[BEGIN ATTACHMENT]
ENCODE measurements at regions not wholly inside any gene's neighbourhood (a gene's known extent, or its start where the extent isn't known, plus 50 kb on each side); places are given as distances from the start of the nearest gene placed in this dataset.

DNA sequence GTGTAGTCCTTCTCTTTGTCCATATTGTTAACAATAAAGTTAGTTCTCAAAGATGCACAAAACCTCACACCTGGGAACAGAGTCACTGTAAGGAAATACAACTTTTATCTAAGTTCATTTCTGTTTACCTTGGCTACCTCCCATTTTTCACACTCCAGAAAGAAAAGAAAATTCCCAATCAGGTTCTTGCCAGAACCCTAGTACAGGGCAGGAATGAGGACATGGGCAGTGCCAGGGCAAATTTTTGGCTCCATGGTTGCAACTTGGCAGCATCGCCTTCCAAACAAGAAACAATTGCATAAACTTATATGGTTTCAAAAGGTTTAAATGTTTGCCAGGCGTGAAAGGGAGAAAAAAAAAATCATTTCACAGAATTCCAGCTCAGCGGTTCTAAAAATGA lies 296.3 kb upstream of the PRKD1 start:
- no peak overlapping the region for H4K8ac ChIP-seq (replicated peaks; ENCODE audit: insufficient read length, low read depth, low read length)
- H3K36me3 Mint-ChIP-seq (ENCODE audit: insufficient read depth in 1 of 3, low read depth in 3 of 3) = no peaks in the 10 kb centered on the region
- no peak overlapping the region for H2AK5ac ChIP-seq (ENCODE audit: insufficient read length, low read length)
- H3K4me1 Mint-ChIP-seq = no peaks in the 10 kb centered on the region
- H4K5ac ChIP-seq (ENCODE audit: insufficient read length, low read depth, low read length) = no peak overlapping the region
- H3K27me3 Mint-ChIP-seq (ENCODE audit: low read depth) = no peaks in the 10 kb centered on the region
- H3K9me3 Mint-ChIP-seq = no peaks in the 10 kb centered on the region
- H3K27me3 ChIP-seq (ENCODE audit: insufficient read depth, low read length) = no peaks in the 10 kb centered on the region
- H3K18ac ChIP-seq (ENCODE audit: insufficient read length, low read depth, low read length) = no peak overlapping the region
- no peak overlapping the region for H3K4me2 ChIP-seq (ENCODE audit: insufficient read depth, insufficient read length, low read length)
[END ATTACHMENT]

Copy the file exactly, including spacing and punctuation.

ENCODE measurements at regions not wholly inside any gene's neighbourhood (a gene's known extent, or its start where the extent isn't known, plus 50 kb on each side); places are given as distances from the start of the nearest gene placed in this dataset.

DNA sequence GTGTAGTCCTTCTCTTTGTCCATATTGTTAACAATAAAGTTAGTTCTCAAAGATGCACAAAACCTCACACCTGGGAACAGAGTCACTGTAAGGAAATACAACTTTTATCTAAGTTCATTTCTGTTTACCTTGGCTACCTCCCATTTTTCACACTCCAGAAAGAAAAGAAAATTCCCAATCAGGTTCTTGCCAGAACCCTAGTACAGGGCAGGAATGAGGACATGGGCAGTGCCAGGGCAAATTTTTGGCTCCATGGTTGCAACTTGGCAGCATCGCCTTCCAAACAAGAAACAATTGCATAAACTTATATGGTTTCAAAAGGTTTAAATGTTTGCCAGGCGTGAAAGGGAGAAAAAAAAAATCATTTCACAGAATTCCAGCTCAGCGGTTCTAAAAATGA lies 296.3 kb upstream of the PRKD1 start:
- no peak overlapping the region for H4K8ac ChIP-seq (replicated peaks; ENCODE audit: insufficient read length, low read depth, low read length)
- H3K36me3 Mint-ChIP-seq (ENCODE audit: insufficient read depth in 1 of 3, low read depth in 3 of 3) = no peaks in the 10 kb centered on the region
- no peak overlapping the region for H2AK5ac ChIP-seq (ENCODE audit: insufficient read length, low read length)
- H3K4me1 Mint-ChIP-seq = no peaks in the 10 kb centered on the region
- H4K5ac ChIP-seq (ENCODE audit: insufficient read length, low read depth, low read length) = no peak overlapping the region
- H3K27me3 Mint-ChIP-seq (ENCODE audit: low read depth) = no peaks in the 10 kb centered on the region
- H3K9me3 Mint-ChIP-seq = no peaks in the 10 kb centered on the region
- H3K27me3 ChIP-seq (ENCODE audit: insufficient read depth, low read length) = no peaks in the 10 kb centered on the region
- H3K18ac ChIP-seq (ENCODE audit: insufficient read length, low read depth, low read length) = no peak overlapping the region
- no peak overlapping the region for H3K4me2 ChIP-seq (ENCODE audit: insufficient read depth, insufficient read length, low read length)